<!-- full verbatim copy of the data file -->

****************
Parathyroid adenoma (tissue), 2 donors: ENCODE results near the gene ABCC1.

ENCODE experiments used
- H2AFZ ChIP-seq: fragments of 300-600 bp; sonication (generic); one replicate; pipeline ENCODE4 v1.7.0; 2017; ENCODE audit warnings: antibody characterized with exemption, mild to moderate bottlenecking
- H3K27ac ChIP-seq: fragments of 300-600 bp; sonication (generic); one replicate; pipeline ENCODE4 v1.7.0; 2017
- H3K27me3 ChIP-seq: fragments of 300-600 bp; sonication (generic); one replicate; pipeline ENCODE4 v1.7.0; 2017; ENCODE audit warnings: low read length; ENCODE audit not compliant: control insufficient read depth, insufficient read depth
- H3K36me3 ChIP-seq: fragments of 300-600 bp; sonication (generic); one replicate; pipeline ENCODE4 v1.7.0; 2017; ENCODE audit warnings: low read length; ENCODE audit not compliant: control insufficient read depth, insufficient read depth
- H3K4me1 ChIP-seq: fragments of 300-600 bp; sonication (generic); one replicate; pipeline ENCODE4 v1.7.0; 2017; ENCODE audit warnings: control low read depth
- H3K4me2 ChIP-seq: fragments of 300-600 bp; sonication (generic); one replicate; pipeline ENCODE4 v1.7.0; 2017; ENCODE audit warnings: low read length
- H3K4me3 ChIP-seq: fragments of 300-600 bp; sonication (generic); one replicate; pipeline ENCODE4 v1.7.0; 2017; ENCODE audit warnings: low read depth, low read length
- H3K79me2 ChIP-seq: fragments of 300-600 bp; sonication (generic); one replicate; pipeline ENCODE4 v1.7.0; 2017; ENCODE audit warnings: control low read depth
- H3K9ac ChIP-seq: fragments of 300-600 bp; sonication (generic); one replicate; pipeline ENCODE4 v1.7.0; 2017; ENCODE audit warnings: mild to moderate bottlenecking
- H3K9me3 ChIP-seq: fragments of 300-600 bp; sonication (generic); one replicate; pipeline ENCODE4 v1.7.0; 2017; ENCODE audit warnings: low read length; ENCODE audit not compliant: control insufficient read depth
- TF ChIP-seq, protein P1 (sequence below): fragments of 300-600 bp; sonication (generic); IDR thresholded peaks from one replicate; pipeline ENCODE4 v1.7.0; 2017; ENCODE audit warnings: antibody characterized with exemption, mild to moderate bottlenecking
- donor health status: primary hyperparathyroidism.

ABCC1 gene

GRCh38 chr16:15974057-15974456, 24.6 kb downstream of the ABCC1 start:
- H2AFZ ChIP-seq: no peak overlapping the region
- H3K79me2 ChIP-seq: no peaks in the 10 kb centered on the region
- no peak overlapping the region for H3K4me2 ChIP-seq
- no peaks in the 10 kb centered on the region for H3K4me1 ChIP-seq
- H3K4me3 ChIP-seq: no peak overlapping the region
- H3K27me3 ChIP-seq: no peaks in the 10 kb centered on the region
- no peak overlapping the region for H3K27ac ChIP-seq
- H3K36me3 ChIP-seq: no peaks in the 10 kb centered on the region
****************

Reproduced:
Parathyroid adenoma (tissue), 2 donors: ENCODE results near the gene ABCC1.

ENCODE experiments used
- H2AFZ ChIP-seq: fragments of 300-600 bp; sonication (generic); one replicate; pipeline ENCODE4 v1.7.0; 2017; ENCODE audit warnings: antibody characterized with exemption, mild to moderate bottlenecking
- H3K27ac ChIP-seq: fragments of 300-600 bp; sonication (generic); one replicate; pipeline ENCODE4 v1.7.0; 2017
- H3K27me3 ChIP-seq: fragments of 300-600 bp; sonication (generic); one replicate; pipeline ENCODE4 v1.7.0; 2017; ENCODE audit warnings: low read length; ENCODE audit not compliant: control insufficient read depth, insufficient read depth
- H3K36me3 ChIP-seq: fragments of 300-600 bp; sonication (generic); one replicate; pipeline ENCODE4 v1.7.0; 2017; ENCODE audit warnings: low read length; ENCODE audit not compliant: control insufficient read depth, insufficient read depth
- H3K4me1 ChIP-seq: fragments of 300-600 bp; sonication (generic); one replicate; pipeline ENCODE4 v1.7.0; 2017; ENCODE audit warnings: control low read depth
- H3K4me2 ChIP-seq: fragments of 300-600 bp; sonication (generic); one replicate; pipeline ENCODE4 v1.7.0; 2017; ENCODE audit warnings: low read length
- H3K4me3 ChIP-seq: fragments of 300-600 bp; sonication (generic); one replicate; pipeline ENCODE4 v1.7.0; 2017; ENCODE audit warnings: low read depth, low read length
- H3K79me2 ChIP-seq: fragments of 300-600 bp; sonication (generic); one replicate; pipeline ENCODE4 v1.7.0; 2017; ENCODE audit warnings: control low read depth
- H3K9ac ChIP-seq: fragments of 300-600 bp; sonication (generic); one replicate; pipeline ENCODE4 v1.7.0; 2017; ENCODE audit warnings: mild to moderate bottlenecking
- H3K9me3 ChIP-seq: fragments of 300-600 bp; sonication (generic); one replicate; pipeline ENCODE4 v1.7.0; 2017; ENCODE audit warnings: low read length; ENCODE audit not compliant: control insufficient read depth
- TF ChIP-seq, protein P1 (sequence below): fragments of 300-600 bp; sonication (generic); IDR thresholded peaks from one replicate; pipeline ENCODE4 v1.7.0; 2017; ENCODE audit warnings: antibody characterized with exemption, mild to moderate bottlenecking
- donor health status: primary hyperparathyroidism.

ABCC1 gene

GRCh38 chr16:15974057-15974456, 24.6 kb downstream of the ABCC1 start:
- H2AFZ ChIP-seq: no peak overlapping the region
- H3K79me2 ChIP-seq: no peaks in the 10 kb centered on the region
- no peak overlapping the region for H3K4me2 ChIP-seq
- no peaks in the 10 kb centered on the region for H3K4me1 ChIP-seq
- H3K4me3 ChIP-seq: no peak overlapping the region
- H3K27me3 ChIP-seq: no peaks in the 10 kb centered on the region
- no peak overlapping the region for H3K27ac ChIP-seq
- H3K36me3 ChIP-seq: no peaks in the 10 kb centered on the region